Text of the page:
A: Very possibly the word was coined by American newspaper and radio commentator Walter Winchell (1897-1972). He is also credited with coming up with "cinemaddict," "scram" and "G-man."

Q: I have a question about evangelist Oral Roberts. Is Oral his real name? -- E.N., Annapolis, Md.

A: Oral Roberts was born Granville Oral Roberts in Ada, Okla., in 1918. A cousin gave him his unusual middle name. She attached no particular significance to the name -- several family names started with "O."

Q: An ironing board is a mundane household item until you are without one when you need it. Is any one person credited with its invention? -- M.D.E., Santa Rosa, Calif.

A: On April 26, 1892, Sarah Boone of New Haven, Conn., received a patent for a device that would become the predecessor to our modern ironing board. Boone's invention had a narrow and curved wooden board that was useful for ironing sleeves. It also had collapsible legs for easy storage.

Prior to her invention, people resorted to using a table or being creative in laying a plank of wood across two chairs or small tables.

Q: Who was the first athlete to appear on a box of Wheaties? -- K.R., Indi anola, Iowa

A: New York Yankees slugger Lou Gehrig was the first athlete on a Wheaties box, appearing in 1934. The first image on the box was that of fictional character Jack Armstrong, "All-American Boy," who appeared earlier in 1934. Later that year, the first female depicted was aviator Elinor Smith.

For the following 24 years, the pictures appeared on the side of the box. It wasn't until 1958 that pictures were featured on the front -- Olympic pole vaulter Rob Richards had that honor. By the way, basketball superstar Michael Jordan has been on the Wheaties box a record 18 times; golfer Tiger Woods has appeared 14 times.

Q: Has any American president ever been a prisoner of war? -- R.B., Spring Hill, Fla.

A: Yes. Andrew Jackson, the seventh president of the United States, was a prisoner of war. Jackson was 13 when he joined the South Carolina militia to serve as a courier in the Revolutionary War. In 1779, the British captured him. When Jackson refused to clean the boots of a British officer, the officer slashed at him with a sword, leaving scars on his left hand and head, as well as an intense hatred for the British.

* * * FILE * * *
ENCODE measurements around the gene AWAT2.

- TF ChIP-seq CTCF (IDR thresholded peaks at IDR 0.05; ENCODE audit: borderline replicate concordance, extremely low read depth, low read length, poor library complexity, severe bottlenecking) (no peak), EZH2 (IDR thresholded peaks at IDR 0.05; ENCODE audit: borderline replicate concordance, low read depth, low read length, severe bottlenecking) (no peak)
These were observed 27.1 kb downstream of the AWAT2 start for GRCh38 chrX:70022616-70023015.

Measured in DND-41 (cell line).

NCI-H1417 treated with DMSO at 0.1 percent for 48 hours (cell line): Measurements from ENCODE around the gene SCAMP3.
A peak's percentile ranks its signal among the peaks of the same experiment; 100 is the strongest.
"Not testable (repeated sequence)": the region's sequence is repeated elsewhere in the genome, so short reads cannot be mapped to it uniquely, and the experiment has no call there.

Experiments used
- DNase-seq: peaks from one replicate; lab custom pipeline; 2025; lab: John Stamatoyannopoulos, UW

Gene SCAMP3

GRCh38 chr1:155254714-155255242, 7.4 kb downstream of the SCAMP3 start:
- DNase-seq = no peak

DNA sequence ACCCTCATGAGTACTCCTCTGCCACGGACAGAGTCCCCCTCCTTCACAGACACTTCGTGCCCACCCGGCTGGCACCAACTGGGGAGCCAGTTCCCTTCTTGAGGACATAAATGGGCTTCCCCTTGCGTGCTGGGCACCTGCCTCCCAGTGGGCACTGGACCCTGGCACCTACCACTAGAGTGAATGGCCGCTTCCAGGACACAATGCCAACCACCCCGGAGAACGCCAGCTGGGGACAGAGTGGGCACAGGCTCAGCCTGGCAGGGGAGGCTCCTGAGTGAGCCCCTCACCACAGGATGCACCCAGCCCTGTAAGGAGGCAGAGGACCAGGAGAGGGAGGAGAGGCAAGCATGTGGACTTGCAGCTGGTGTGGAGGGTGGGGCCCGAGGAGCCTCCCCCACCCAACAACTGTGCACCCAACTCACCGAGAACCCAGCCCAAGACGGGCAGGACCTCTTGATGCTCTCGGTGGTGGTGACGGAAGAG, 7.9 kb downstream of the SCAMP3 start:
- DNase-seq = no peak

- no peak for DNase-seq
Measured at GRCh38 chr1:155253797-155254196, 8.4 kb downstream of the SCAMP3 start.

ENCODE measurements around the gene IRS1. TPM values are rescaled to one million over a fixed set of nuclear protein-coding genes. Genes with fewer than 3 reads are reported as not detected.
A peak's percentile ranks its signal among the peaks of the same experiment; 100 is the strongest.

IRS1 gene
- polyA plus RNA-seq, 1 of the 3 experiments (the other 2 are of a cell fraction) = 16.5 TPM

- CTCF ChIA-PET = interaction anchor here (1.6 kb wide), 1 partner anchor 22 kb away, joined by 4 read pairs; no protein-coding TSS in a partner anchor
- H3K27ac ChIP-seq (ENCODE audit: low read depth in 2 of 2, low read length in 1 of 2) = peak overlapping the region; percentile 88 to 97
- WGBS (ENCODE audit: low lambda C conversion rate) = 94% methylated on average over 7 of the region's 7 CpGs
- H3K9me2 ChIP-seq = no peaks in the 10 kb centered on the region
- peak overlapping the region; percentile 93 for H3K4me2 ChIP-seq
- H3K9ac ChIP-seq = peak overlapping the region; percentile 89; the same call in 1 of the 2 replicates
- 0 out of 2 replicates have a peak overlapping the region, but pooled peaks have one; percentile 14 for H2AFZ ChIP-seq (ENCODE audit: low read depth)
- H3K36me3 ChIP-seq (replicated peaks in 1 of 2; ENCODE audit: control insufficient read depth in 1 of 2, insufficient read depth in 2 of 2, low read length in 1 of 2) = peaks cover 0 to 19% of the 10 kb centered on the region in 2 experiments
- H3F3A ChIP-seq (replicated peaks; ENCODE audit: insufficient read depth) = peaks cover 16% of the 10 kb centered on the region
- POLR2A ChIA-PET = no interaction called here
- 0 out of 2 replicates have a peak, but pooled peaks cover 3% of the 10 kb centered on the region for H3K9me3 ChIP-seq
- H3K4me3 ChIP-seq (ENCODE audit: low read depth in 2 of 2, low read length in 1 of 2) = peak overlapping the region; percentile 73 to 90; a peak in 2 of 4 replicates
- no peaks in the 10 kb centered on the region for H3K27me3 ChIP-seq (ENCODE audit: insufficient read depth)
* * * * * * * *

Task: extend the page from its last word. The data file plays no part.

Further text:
Andrew "Old Hickory" Jackson was born in 1767 and died at the Hermitage in Nashville, Tenn., in 1845.

Q: There was a song my dad sang to my sister in the '50s, something about "daddy's little girl." Do you know the song? -- J.L., Cheboygan, Mich.

A: There is a song from that era called "Daddy's Little Girl" that is frequently played at weddings while the bride dances with her father. The Mills Brothers recorded the song in 1950. There have been several subsequent recordings made, including one by Michael Buble.

Q: Is singer Tony Bennett married? Does he have any children? -- H.B., Alturas, Ga.

A: Anthony Dominick Benedetto was born Aug. 3, 1926, in Astoria, N.Y.

In 1952, Bennett married Patricia Beech. Several thousand women dressed in black and gathered outside St. Patrick's Cathedral in New York City in mock mourning of his marriage. The couple had two sons, D'Andrea (Danny) and Daegal. They separated in 1965 and divorced in 1971. Bennett married Sandra Grant in 1971. They had two daughters, Joanna and Antonia. They separated in 1979 and divorced in 2007. In 2007, Bennett married Susan Crow.

Send your questions to Mr. Know-It-All at or c/o Universal Uclick, 1130 Walnut St., Kansas City, MO 64106.